This piece is a culmination of separate pieces all collaged together in one design. Her work aims to address the myth that art should always be comfortable to look at. Some of the pieces are confrontational, making them difficult to view or ignore, like pain, for her.
The print is an example of how pain can envelope and restrict a person, crushing dreams and ripping aspirations to shreds.
“Pain can drag you down. When you have a brain and spine infected with cancer, it literally drags you down. I’ve lost my hair, my fertility, my memory, and my dreams. Only infection and pain remain by my side, keeping me from sleep, reminding me that I am still alive. Life is not make-believe and it does not always end fairly”.
The folk art of Latin America inspires Rachel for its embodiment of passion, endurance and freedom. Rachel aims to encompass these ideals in all of her work.
Rachel Guest graduated from the University in 2013
Fay graduated from the university in 2011
The isolation that I plummeted into during this early stage of adulthood gave me the first chance since school to think my own thoughts. It wasn’t a particularly good time, but I found myself compelled to make art as a sort of coping method. I was a bit naive and a day-dreamer as a teenager; these events shattered this bubble. Making art was the only reaction I could find to this.
The ideas for my work always precede putting pen to paper; and their formulation in my mind takes much longer now, but when they come together it brings both great relief and great excitement. I want to do justice to all that hidden labour that has been underway in my head, and for this reason these ‘doodles’ have no choice but to become murals. Although my work was initially fueled primarily by ecological and personal issues. When I began to look into what I would argue has largely caused these ecological and personal problems, my work then began to gravitate towards socio-political issues. My landscape drawings allowed to be bring all these concerns together to reveal how they were interrelated.
Although I still now sometimes use paint and collage, I didn’t feel that I could always truly say what I wanted to say with it. Yet drawing always seemed like a ‘sitting’ down method of working, and I wanted to transfer as much energy as possible whilst working. Once I got hold of large sheets of paper, and realised I could work on a drawing facing it like it was a canvas, this felt so right and was a breakthrough point for me. I still sort of see myself as a painter, as I still view drawing as being a far less energetic, more relaxed way of working, and I often see my works more as paintings that drawings.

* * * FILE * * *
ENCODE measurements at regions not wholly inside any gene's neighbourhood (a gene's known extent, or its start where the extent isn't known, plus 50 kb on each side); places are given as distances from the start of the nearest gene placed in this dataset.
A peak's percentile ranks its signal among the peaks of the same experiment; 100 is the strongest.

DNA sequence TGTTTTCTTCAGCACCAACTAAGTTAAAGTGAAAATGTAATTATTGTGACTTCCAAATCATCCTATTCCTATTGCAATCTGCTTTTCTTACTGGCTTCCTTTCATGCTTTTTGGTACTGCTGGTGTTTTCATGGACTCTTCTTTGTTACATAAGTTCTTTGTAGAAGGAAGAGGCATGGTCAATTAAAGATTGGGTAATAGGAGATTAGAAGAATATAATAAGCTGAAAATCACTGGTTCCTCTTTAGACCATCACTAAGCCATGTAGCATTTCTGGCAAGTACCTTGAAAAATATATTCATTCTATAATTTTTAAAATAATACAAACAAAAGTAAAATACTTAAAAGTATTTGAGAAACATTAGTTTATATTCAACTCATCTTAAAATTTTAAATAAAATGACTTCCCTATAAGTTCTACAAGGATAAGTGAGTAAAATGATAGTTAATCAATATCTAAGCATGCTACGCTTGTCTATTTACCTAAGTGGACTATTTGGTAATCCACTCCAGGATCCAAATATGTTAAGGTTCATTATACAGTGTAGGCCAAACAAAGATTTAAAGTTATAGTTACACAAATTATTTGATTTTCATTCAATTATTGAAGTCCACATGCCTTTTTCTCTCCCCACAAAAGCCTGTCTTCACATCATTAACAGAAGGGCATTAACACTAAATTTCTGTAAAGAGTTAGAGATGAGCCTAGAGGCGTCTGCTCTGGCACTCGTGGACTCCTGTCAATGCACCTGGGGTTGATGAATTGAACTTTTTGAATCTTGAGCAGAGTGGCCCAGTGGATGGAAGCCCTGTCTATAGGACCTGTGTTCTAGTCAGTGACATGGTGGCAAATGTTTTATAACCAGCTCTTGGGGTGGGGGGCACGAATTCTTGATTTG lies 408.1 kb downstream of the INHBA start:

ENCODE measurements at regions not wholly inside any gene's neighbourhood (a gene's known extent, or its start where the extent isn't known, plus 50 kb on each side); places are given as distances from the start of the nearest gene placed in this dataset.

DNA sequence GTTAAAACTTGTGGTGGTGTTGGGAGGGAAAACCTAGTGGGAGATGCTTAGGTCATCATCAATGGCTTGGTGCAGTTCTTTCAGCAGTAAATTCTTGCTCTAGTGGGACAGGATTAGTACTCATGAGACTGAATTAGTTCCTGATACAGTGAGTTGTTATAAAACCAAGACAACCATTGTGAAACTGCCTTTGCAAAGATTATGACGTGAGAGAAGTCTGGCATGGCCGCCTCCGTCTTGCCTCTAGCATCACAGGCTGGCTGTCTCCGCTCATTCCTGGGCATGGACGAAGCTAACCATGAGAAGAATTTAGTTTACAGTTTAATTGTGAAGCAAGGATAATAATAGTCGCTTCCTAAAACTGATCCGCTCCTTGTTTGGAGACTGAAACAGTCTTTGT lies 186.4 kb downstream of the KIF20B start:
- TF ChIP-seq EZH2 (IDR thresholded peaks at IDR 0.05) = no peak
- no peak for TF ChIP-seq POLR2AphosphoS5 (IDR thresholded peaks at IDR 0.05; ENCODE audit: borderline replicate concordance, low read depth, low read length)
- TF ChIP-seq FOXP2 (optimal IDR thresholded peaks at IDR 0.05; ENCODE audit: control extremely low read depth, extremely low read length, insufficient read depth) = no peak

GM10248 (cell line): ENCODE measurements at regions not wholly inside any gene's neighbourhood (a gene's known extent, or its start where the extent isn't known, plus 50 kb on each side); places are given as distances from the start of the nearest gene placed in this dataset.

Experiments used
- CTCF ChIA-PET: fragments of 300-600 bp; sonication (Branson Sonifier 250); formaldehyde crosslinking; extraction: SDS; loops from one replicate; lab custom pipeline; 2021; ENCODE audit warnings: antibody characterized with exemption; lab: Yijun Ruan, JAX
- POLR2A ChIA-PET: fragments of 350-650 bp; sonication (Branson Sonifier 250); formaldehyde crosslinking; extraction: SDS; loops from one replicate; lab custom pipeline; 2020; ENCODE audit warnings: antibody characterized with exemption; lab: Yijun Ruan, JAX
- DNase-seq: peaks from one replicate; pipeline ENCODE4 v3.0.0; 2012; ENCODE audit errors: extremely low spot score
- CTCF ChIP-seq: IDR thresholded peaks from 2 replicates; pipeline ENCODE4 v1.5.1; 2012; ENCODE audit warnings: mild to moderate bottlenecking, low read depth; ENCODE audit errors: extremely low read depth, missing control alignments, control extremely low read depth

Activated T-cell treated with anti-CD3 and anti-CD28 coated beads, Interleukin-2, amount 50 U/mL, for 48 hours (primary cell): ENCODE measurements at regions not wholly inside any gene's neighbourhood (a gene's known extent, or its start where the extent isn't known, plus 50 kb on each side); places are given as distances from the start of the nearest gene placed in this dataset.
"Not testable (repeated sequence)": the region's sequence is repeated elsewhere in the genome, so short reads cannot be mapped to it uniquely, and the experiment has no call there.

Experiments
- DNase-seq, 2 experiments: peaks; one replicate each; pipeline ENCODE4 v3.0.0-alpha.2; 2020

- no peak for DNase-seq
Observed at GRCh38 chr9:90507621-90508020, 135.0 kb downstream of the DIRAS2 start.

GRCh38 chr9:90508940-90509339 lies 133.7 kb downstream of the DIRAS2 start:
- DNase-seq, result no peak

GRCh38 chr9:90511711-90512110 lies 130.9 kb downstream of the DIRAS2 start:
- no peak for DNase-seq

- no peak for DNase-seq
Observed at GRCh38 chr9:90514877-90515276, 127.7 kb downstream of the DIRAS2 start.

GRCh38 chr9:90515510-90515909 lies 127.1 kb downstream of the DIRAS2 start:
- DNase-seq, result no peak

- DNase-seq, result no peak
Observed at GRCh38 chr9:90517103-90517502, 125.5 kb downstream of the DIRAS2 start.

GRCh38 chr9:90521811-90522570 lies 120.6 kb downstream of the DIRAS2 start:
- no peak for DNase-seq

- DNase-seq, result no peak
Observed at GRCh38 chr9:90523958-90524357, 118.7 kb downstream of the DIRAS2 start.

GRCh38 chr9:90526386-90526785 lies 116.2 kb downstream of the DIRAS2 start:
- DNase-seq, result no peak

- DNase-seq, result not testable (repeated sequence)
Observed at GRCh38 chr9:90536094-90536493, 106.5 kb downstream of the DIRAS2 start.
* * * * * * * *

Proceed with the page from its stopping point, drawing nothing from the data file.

John Ledger was born in Barnsley, January 1984.
He graduated from the university in 2007
Questioning notions of acceptability, in regards to the female form, raises issues of idealized norms; the familiar is often paired with the uncanny, creating a sense of both presence and absence. Newton is fascinated by the way the human mind can be lured into making assumptions based on very little, especially focusing on how remembrance compresses both time and space creating a new reality. Symbiotic repetitious behaviors manifest throughout her practice, alongside ongoing phobias and fixations, inherent anxieties’ reveal themselves to the viewer, through the defamiliarisation of the seemingly banal.
Julie graduated from the university in 2013
Rob is a Yorkshire based photographic artist, living and working in Leeds and Barnsley. He is also an official photographer for Barnsley Football Club.
Rob Nunns graduated from the University in 2009.
@PitchsidePro – Twitter
This series of work aims to capture an essence of the individuals within it. A care home can be dark place at times, a real final resting place, a culmination of life experience, emotion, pain and memory, a place where raw, solid, emotional imagery can be seen on a daily basis. These people all shared their penultimate years together and for some this maybe their only legacy. These are just a few of the faces that will soon be forgotten by most.A.W.Parker @ FacebookAndrew William Parker graduated from the university in 2013
As an abstract painter my work focuses on the relationship between
hard-edged geometry and gestural chaos and how the interaction between
these elements represents, for example, the interplay of man and